Mom's Marijuana: Insights About Livingby Dan Shapiro
Dan Shapiro's mother was always an avid gardener who tortured her neighbors with excessive quantities of zucchini, squash, and tomatoes. When Dan was twenty years old, he was diagnosed with cancer. Leaving Vassar to move home with his parents, he informed them that he'd learned marijuana would help him endure the unpleasant side effects of chemotherapy. His… See more details below
Dan Shapiro's mother was always an avid gardener who tortured her neighbors with excessive quantities of zucchini, squash, and tomatoes. When Dan was twenty years old, he was diagnosed with cancer. Leaving Vassar to move home with his parents, he informed them that he'd learned marijuana would help him endure the unpleasant side effects of chemotherapy. His vehemently anti-drug mother was certain smoking dope would lead to his ruin. He argued. She countered. He gave up. Then suddenly she came around and gave him money to buy the pot he needed. But when he returned with the small Baggie, she was incredulous. She held out her hand and said, "Give me the seeds." Eleven-foot-high marijuana plants, at first coyly hidden by a row of sunflowers, soon towered over the backyard. It would be nine years before Dan, by then a parent himself, would fully understand the powerful forces behind his mother's decision to plant those seeds in her garden.
At times hilarious, but always intimate, honest, and luminous, Mom's Marijuana takes us from Dan's first diagnosis to his second relapse, to finally sustained, thriving health. Whether it's the decision to paint himself green to frighten his mother after radiation treatment, fighting to survive while surrendering to love with an oncology nurse, or learning the meaning of life and family from events once taken for granted, Dan Shapiro tells his story with a wit and grace that made him a favorite on National Public Radio's All Things Considered.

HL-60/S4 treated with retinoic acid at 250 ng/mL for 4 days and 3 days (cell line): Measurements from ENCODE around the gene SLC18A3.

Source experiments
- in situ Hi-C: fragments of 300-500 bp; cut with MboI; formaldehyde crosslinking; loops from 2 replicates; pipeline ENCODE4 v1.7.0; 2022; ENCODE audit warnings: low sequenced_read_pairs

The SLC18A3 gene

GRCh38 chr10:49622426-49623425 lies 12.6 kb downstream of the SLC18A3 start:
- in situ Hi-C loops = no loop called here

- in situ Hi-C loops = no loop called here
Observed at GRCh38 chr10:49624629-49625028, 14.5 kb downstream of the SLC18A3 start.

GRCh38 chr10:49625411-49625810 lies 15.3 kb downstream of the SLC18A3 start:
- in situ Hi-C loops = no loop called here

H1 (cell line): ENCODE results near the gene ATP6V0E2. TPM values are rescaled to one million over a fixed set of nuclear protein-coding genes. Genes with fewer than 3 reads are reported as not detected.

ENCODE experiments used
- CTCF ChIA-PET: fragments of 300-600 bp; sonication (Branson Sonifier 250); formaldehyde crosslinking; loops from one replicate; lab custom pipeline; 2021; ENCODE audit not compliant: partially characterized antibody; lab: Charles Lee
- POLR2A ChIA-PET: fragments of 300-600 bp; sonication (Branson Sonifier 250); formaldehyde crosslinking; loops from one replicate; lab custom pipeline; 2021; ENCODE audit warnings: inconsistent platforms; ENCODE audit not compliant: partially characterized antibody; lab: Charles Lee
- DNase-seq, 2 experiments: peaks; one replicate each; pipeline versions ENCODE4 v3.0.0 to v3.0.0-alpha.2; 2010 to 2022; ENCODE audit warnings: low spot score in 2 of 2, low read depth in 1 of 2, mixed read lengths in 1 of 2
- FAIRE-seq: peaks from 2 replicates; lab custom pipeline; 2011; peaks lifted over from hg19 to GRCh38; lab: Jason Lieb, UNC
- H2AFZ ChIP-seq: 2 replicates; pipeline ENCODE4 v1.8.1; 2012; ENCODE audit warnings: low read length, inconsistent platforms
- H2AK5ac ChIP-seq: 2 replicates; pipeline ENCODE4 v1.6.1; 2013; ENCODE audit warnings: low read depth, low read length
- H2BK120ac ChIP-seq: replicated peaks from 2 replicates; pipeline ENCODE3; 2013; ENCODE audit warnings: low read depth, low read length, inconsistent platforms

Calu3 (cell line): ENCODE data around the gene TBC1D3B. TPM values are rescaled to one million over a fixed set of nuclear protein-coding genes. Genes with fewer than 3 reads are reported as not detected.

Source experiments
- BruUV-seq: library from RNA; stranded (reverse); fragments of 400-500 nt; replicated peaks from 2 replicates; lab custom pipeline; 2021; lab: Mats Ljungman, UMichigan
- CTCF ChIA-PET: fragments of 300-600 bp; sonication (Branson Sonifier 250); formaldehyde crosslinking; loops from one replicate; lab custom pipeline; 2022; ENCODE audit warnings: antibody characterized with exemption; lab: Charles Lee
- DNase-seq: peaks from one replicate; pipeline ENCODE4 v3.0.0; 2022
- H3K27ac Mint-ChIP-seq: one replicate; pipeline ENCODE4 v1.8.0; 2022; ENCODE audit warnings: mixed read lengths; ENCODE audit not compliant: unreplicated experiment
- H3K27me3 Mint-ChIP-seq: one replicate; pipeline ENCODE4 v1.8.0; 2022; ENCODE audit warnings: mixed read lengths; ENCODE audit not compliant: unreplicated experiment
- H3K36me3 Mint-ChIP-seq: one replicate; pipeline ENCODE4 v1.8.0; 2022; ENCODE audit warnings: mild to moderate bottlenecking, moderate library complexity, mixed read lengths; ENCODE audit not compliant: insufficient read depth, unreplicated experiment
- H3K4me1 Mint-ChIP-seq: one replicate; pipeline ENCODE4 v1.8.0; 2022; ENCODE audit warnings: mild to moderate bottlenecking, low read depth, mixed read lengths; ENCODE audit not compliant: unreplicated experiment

Mom's Marijuana takes us on a literary skinny dip; exposed, cold, and raw, we're plunged into a compulsively, almost obsessively readable account of life with cancer andthe exuberant redemption of health. Mom's Marijuana shows us that it's when the pulse and rhythm of life are stirred violently that we're made to learn the beauty of multitudes, of finding what it is that makes us so brutally vulnerable, plain, and godly all at once.
- Crown Publishing Group
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- Product dimensions:
- 5.74(w) x 8.54(h) x 0.91(d)
Read an Excerpt
My parents always kept a small plot of land in the backyard as a garden. It was roughly the size of an average bedroom. Pretty small. But they hovered around that garden all spring and summer. They plowed, fertilized, hoed, mulched, and sampled the soil. They watered. They pinched leaves. At night they pointed to pictures in books and seed magazines, which eventually accumulated and took over the dining room.
And then, a few months later, there was a crop of something. Usually a crop of mutant something. One year it was zucchini. Thousands of zucchini crawled out of the garden as if cast in a late-night horror film. Neighbors came home to anonymous zucchini breads, pies, and cakes delicately balanced inside of screen doors or stuffed into mailboxes. Dad kept a huge zucchini next to his bed in case there were intruders.
I was diagnosed with Hodgkin's disease in April, the planting month. Dr. Brodsky talked with his arms crossed in front of him, listing the chemotherapy agents I would be taking and their side effects. Prednisone. Procarbazine. Nitrogen mustard. Vincristine. The latter two would cause nausea and vomiting. It sounded unpleasant.